Monday, 10 August 2009

Global stocks could correct by 30% says Mobius

Bloomberg has a story dated August 10th which quotes Mark Mobius saying that global stocks will drop as much as 30 percent following their recovery from last year’s rout as companies take advantage of the rebound to sell more shares. The chart of the MSCI World Index can be gauged from the chart above which tracks ACWI the exchange traded sector fund based on this index.

Here are some of the relevant quotes

“When you have these rapid increases, almost without correction, you will definitely have a correction at some point, so we can expect a lot of volatility,” Mobius, the executive chairman of Templeton Asset Management Ltd. said in an interview in Kuala Lumpur today. “Increases of 70 percent will be followed by decreases of 20 to 30 percent.”

The MSCI World Index has climbed 54 percent from a 13-year low on March 9, boosting valuations as governments worldwide spent more than $2 trillion to end the global recession. The rebound prompted a revival in share sales. China State Construction Engineering Corp. and Visa Inc.’s Brazilian affiliate VisaNet raised about $11.9 billion in the world’s largest initial public offerings this year.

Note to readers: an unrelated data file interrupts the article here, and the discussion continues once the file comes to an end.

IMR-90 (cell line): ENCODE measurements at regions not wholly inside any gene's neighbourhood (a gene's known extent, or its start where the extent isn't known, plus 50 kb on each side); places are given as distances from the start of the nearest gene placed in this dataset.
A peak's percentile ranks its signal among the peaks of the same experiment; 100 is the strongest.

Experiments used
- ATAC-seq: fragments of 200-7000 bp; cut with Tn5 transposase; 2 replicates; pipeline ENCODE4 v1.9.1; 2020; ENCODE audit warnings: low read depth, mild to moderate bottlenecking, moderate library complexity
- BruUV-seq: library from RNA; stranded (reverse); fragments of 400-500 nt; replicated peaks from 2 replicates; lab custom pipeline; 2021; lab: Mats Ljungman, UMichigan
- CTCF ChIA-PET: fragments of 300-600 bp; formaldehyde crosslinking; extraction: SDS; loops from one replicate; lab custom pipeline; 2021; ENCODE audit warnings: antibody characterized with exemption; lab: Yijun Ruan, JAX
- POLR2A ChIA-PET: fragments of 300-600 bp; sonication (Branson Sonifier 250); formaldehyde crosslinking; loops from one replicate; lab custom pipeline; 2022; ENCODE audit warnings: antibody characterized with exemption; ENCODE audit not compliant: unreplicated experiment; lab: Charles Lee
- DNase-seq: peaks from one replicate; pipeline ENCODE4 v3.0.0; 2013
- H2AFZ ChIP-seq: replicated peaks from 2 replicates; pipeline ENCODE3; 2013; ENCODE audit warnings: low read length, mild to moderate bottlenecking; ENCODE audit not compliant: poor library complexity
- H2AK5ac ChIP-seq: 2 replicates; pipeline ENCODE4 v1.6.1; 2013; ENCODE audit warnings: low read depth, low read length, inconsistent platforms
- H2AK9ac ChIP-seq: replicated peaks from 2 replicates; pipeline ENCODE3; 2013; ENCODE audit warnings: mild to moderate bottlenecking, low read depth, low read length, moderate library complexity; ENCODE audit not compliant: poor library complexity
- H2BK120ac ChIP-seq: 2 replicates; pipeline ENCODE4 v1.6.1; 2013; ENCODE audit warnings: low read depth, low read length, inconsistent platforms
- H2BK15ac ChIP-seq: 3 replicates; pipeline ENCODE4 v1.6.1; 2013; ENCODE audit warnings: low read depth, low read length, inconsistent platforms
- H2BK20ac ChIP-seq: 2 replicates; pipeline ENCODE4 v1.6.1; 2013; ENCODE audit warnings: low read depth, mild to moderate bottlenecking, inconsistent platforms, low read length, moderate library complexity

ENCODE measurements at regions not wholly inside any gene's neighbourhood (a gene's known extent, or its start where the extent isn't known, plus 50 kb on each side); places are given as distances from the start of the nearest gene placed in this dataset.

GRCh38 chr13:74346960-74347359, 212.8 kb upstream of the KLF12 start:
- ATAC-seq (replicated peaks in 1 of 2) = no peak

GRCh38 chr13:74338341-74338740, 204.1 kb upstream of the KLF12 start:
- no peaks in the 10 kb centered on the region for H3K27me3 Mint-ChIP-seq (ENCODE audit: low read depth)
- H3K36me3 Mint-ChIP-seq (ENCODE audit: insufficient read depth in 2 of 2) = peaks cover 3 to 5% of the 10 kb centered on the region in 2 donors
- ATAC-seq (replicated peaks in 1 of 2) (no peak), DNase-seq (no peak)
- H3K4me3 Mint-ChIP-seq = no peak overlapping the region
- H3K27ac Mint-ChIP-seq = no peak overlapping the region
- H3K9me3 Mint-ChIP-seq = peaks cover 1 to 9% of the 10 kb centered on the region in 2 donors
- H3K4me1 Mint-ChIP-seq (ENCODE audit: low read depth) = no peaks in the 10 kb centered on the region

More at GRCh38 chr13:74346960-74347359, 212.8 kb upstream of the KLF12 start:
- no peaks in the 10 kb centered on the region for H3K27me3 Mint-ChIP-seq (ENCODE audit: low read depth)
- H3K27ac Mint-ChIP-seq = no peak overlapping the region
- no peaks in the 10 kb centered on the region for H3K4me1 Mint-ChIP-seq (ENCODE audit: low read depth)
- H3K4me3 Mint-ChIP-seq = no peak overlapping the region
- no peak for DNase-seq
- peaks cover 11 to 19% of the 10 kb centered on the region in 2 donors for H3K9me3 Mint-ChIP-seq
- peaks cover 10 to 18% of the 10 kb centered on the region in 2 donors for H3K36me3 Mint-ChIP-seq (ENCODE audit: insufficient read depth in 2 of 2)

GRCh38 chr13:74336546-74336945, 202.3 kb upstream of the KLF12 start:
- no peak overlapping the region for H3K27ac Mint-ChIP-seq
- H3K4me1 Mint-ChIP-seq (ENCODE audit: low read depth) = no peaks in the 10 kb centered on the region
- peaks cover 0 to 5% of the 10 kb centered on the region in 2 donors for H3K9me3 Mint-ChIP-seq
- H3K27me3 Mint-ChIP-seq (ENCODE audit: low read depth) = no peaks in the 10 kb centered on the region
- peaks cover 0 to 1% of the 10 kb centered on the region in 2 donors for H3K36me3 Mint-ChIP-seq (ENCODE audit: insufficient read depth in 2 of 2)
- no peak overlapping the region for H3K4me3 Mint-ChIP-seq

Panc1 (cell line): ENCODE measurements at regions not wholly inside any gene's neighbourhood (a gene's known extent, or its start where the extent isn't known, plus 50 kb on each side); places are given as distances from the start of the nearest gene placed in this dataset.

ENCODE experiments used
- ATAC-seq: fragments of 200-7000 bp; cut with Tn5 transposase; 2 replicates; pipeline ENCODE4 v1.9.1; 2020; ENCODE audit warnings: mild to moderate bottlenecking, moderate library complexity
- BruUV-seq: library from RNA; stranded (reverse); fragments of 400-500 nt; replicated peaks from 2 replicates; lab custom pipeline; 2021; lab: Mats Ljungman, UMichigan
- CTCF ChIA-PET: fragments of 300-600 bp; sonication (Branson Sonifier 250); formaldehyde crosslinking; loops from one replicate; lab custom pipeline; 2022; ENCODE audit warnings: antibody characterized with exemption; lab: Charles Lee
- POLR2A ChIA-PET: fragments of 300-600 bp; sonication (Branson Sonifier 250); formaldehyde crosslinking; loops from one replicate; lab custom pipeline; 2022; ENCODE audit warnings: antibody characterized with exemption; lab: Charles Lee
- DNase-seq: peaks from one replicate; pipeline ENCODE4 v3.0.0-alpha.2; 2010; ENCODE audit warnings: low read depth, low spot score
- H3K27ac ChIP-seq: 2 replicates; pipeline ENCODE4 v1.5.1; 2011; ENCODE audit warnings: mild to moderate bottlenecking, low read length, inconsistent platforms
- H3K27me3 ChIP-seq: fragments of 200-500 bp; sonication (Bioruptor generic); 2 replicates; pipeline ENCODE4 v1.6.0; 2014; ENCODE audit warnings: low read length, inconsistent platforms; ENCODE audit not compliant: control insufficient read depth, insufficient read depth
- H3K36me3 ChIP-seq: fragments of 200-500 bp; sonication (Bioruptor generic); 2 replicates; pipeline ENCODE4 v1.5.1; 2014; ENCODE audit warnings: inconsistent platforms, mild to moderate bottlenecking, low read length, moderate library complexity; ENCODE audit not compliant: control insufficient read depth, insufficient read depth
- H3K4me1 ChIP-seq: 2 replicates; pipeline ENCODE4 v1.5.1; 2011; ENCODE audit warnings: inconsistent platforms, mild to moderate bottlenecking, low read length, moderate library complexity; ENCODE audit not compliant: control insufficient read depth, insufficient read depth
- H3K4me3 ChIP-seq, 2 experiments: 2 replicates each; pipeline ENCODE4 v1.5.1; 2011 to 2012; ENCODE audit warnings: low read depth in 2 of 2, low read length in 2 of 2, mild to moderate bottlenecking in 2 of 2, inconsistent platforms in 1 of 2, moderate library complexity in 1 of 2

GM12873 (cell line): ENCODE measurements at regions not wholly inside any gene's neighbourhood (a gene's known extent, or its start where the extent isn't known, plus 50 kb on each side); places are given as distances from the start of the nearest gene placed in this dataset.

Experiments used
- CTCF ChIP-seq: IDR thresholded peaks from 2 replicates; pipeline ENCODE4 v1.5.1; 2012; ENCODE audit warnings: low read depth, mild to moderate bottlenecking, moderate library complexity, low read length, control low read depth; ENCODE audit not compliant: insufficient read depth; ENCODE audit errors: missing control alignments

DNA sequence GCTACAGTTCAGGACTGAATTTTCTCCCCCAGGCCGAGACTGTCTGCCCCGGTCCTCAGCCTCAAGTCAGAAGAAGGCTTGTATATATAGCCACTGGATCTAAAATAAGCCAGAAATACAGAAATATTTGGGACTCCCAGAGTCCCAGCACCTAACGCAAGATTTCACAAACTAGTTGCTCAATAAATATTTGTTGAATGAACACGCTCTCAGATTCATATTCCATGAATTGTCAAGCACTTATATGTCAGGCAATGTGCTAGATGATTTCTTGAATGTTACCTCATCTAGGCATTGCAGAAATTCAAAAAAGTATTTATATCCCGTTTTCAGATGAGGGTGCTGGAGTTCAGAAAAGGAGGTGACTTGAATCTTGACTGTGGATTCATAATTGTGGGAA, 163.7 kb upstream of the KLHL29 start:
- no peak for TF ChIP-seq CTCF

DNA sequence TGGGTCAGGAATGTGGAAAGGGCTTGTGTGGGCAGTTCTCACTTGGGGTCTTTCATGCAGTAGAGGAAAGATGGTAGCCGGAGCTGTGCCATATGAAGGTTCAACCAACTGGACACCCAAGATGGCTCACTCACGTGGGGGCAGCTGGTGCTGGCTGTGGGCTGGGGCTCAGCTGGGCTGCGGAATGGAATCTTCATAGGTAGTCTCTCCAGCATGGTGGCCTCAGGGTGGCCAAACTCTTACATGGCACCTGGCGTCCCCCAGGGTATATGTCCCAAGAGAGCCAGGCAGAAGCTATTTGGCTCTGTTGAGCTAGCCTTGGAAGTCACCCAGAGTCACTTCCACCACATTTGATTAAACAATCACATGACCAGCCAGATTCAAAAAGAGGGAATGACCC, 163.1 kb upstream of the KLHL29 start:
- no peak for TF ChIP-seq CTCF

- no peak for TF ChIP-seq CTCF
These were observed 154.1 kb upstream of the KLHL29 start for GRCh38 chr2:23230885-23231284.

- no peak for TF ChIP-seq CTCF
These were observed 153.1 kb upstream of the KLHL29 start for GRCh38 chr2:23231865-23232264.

The biggest risk for global stocks is the increase in initial share sales and bond issues, Mobius said today. Investors will be “selling to take up new stocks, that will impact the prices,” he said. Mobius, who oversees about $25 billion, on July 29 said he plans to double Templeton Asset Management’s emerging-market assets within two years.

Among the 315 IPOs announced globally this year, the average deal size was $118.9 million, Bloomberg data show. U.S. companies issued $851 billion of bonds this year in the busiest period since at least 1999, when Bloomberg began collecting the data.

The so-called correction “can happen anytime, probably this year,” Mobius said. “It may not be all at once, you may not see a decrease of 20 percent suddenly, it could be 10 percent here, and a rise of 5 percent then another 10 percent, you’ll see this kind of volatility in the markets.” He added that he was referring to shares “globally.”

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